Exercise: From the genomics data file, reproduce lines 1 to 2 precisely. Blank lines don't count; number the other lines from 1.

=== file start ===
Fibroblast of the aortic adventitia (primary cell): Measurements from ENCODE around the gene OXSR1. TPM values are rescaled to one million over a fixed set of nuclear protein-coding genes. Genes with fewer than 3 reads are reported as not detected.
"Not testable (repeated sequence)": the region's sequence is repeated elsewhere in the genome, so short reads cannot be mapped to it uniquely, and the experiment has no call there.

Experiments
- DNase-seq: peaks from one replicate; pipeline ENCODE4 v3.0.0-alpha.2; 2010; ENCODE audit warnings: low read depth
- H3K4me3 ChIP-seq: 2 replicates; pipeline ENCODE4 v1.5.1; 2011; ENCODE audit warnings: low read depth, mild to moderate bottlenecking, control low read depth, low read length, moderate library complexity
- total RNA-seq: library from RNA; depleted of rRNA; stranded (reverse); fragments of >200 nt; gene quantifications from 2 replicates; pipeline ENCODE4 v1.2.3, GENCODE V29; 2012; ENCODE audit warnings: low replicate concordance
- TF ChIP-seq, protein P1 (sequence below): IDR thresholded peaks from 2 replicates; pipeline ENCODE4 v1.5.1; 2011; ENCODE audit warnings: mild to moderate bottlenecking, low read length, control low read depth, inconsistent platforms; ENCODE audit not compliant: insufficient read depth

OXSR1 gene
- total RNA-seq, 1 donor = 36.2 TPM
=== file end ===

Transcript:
Fibroblast of the aortic adventitia (primary cell): Measurements from ENCODE around the gene OXSR1. TPM values are rescaled to one million over a fixed set of nuclear protein-coding genes. Genes with fewer than 3 reads are reported as not detected.
"Not testable (repeated sequence)": the region's sequence is repeated elsewhere in the genome, so short reads cannot be mapped to it uniquely, and the experiment has no call there.